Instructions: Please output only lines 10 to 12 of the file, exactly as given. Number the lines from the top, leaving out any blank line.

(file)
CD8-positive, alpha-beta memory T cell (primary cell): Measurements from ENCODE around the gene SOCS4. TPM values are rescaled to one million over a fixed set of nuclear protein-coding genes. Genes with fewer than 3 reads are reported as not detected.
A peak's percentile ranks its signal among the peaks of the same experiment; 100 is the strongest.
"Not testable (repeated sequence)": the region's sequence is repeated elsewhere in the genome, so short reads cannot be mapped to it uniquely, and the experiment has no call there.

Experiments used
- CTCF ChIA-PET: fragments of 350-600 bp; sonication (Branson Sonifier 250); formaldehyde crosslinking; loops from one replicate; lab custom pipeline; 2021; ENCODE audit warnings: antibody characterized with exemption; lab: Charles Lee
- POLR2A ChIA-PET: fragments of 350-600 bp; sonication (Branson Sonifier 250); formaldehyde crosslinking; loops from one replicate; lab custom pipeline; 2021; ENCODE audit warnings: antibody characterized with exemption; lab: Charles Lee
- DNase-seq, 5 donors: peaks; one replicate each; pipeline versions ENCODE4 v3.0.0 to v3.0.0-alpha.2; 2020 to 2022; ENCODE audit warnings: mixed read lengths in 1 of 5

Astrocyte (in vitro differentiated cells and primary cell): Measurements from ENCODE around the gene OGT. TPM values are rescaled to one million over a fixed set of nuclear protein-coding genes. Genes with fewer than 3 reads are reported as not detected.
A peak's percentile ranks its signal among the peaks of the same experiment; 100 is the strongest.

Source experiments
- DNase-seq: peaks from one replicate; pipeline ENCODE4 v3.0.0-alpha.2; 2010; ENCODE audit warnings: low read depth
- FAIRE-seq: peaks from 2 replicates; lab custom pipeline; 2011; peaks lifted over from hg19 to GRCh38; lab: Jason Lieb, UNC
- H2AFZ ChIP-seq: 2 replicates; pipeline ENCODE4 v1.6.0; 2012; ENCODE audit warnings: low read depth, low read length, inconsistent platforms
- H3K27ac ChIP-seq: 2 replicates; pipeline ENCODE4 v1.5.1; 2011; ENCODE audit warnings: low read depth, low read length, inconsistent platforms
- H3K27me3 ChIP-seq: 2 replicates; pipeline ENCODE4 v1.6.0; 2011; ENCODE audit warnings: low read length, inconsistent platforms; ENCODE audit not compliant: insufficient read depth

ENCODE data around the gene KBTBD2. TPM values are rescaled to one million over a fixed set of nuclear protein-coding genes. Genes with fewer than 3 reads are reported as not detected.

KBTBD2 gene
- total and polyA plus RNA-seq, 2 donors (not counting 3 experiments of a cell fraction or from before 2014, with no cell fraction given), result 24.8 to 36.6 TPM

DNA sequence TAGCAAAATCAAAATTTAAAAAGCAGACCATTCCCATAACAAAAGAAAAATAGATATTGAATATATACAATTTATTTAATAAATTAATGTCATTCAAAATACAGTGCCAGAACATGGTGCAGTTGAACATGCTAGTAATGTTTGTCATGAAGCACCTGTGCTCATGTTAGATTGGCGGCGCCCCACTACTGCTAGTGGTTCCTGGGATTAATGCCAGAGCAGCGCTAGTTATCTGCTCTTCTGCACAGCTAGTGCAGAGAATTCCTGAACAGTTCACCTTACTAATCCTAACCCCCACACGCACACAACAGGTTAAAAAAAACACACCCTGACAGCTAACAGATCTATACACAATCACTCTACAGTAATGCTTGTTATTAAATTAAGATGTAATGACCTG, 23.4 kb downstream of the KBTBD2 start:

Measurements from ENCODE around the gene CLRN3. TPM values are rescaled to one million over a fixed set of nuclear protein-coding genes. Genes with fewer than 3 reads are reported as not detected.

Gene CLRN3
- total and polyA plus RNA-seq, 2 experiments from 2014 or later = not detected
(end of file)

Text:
Source experiments
- DNase-seq: peaks from one replicate; pipeline ENCODE4 v3.0.0-alpha.2; 2010; ENCODE audit warnings: low read depth
- FAIRE-seq: peaks from 2 replicates; lab custom pipeline; 2011; peaks lifted over from hg19 to GRCh38; lab: Jason Lieb, UNC